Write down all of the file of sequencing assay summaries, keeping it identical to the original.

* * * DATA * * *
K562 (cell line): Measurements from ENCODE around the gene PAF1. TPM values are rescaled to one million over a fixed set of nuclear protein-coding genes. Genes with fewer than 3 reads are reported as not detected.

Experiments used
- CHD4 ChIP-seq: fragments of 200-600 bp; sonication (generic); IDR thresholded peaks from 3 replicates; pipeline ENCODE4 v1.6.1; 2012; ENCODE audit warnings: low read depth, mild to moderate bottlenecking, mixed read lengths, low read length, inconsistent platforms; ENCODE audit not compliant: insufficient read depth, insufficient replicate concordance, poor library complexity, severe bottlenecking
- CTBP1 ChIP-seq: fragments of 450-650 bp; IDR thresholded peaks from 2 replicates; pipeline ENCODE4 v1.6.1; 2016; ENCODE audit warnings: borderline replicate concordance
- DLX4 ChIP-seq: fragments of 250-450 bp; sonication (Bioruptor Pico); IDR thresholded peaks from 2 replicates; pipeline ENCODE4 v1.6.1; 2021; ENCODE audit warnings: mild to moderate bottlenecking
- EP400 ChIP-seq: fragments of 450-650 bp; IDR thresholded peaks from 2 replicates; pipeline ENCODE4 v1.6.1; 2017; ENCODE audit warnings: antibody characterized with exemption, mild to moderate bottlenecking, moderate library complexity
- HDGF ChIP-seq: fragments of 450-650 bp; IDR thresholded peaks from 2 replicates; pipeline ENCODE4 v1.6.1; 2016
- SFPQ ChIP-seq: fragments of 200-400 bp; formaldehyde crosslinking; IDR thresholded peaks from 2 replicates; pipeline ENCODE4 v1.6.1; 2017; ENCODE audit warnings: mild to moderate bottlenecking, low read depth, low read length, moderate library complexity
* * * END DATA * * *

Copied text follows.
K562 (cell line): Measurements from ENCODE around the gene PAF1. TPM values are rescaled to one million over a fixed set of nuclear protein-coding genes. Genes with fewer than 3 reads are reported as not detected.

Experiments used
- CHD4 ChIP-seq: fragments of 200-600 bp; sonication (generic); IDR thresholded peaks from 3 replicates; pipeline ENCODE4 v1.6.1; 2012; ENCODE audit warnings: low read depth, mild to moderate bottlenecking, mixed read lengths, low read length, inconsistent platforms; ENCODE audit not compliant: insufficient read depth, insufficient replicate concordance, poor library complexity, severe bottlenecking
- CTBP1 ChIP-seq: fragments of 450-650 bp; IDR thresholded peaks from 2 replicates; pipeline ENCODE4 v1.6.1; 2016; ENCODE audit warnings: borderline replicate concordance
- DLX4 ChIP-seq: fragments of 250-450 bp; sonication (Bioruptor Pico); IDR thresholded peaks from 2 replicates; pipeline ENCODE4 v1.6.1; 2021; ENCODE audit warnings: mild to moderate bottlenecking
- EP400 ChIP-seq: fragments of 450-650 bp; IDR thresholded peaks from 2 replicates; pipeline ENCODE4 v1.6.1; 2017; ENCODE audit warnings: antibody characterized with exemption, mild to moderate bottlenecking, moderate library complexity
- HDGF ChIP-seq: fragments of 450-650 bp; IDR thresholded peaks from 2 replicates; pipeline ENCODE4 v1.6.1; 2016
- SFPQ ChIP-seq: fragments of 200-400 bp; formaldehyde crosslinking; IDR thresholded peaks from 2 replicates; pipeline ENCODE4 v1.6.1; 2017; ENCODE audit warnings: mild to moderate bottlenecking, low read depth, low read length, moderate library complexity